Was I imagining the beep? How loud did it need to be before it counted as me hearing it? What if I wasn’t consistent with the volume I was requiring for the point to count? What if the gentle hum of the aircon in my room skewed the results? What volume should my phone, and the headphones themselves, be at?

Technology is supposed to make my life easier, not send me into a spiral of self-doubt.

Different left and right calibration could be great for people with one-sided hearing loss.

Once you’ve gotten over the hurdle of creating your profile, Audeara suggest that you slowly mix it in increments of 25% with the standard profile. They suggest that going the full 100% straight away can be overwhelming.

However, I found the experience to be lacklustre. I redid my profile a few times, and no matter how I sliced it I found that the headphones sounded less-pleasing than when they were on the standard setting.

They ended up sound brash, like music being played out of a tin can. All warmth was stripped from the music, and the end result felt mildly honky. It reminded me of hearing someone listening to music through their phone speaker in the bathroom while you’re sitting in the loungeroom.

The soundstage feels rather small, and there’s little separation for individual instruments to breathe. I couldn’t find the detail I usually look for in high quality headphones.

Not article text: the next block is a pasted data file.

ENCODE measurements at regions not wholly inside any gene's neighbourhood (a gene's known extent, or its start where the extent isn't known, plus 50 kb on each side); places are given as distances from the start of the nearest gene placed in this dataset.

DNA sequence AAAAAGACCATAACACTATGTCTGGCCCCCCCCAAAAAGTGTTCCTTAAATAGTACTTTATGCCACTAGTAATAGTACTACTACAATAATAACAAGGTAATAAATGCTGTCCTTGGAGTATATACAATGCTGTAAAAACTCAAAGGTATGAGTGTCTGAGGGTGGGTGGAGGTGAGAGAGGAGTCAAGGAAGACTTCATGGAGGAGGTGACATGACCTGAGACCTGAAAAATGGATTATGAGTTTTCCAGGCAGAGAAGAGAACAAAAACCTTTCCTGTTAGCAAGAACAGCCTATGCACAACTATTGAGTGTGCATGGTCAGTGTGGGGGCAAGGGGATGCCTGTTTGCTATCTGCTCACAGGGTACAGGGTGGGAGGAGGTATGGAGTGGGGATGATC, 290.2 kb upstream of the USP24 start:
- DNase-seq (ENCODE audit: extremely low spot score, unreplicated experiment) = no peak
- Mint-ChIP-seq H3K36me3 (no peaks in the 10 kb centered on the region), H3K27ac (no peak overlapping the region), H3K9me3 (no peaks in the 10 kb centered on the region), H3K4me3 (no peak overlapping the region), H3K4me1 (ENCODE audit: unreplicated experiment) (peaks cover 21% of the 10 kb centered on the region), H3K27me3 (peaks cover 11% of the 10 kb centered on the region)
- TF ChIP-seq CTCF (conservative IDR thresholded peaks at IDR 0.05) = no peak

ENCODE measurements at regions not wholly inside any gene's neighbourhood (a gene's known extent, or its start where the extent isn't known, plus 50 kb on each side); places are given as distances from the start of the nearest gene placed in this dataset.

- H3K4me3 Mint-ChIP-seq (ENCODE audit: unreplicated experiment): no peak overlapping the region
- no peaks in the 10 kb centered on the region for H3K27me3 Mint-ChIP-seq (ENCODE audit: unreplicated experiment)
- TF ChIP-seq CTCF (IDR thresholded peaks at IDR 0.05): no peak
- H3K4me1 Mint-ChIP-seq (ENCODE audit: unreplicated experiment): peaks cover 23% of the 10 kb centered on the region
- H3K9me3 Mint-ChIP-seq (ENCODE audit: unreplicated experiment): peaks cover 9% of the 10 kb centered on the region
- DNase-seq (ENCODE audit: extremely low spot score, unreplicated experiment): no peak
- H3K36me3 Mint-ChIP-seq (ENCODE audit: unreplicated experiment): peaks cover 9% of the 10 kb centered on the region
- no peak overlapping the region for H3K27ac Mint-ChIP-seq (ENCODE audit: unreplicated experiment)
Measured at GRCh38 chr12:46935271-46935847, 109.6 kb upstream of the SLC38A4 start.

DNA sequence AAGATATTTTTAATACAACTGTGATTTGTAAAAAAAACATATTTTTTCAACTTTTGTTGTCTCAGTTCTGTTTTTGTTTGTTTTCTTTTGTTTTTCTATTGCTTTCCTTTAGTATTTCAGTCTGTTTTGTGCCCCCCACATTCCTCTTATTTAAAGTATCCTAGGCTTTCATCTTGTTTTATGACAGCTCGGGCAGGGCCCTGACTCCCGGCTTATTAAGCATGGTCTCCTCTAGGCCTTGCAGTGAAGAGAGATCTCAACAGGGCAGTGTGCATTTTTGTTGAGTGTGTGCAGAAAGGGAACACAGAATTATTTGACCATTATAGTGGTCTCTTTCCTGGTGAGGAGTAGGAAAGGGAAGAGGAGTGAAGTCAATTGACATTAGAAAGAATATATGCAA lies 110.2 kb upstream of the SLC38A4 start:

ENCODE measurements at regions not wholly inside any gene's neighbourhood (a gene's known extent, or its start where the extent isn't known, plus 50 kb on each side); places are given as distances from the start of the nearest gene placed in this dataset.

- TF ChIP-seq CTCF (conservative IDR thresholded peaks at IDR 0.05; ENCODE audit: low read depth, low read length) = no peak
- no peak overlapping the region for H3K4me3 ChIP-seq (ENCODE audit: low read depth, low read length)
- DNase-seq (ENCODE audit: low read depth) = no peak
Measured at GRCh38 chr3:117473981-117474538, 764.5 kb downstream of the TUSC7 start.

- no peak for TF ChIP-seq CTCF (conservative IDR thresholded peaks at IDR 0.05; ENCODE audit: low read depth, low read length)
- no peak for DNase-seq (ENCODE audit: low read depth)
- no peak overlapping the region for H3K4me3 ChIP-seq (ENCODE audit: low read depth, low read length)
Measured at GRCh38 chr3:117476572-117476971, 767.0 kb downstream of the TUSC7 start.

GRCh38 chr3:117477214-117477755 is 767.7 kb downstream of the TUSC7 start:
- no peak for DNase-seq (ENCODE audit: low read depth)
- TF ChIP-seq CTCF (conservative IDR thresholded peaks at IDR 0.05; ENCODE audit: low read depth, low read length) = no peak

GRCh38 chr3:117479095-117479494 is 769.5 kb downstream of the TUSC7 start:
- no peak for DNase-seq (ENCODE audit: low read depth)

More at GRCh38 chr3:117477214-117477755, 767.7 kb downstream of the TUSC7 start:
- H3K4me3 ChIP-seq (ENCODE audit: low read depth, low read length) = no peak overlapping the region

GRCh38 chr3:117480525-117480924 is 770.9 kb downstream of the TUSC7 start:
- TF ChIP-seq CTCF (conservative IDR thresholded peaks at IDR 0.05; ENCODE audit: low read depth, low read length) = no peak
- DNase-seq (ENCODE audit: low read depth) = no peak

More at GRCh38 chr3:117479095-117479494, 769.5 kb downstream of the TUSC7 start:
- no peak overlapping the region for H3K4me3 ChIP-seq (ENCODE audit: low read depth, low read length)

Songs and tone that usually elicit a deep emotional response from me were just sounds through the A-01. They didn’t sparkle like they do out of other quality sound sources I’ve used.

Cosy in its slimline case, with attachment loop up top. Photo: Angharad Yeo.

I desperately wanted all the promises to be true – to enjoy my music more deeply because I was hearing something I hadn’t before. Instead, the sound I was delivered bothered me.

I tried introducing my profile extremely slowly, and just leaving it on 100% for long enough that I could just grow to love it. But any time I listened critically I just did not like what I was being given.

50% mix was the sweeter spot for me, because it added a bit more bite to the standard profile’s very warm sound, but dampened my profile’s honkiness.

Despite this, the A-01 is extremely comfortable to wear. It’s not particularly sexy, instead opting for functional design. For some reason they reminded me a bit of airline-issued headphones – lightweight and lacking frills.

This isn’t to say they feel cheap or undesirable. They’re soft and flexible, and I daresay are the most comfortable pair of headphones I’ve enjoyed. I wore them on two 14+ hour flights and never felt uncomfortable.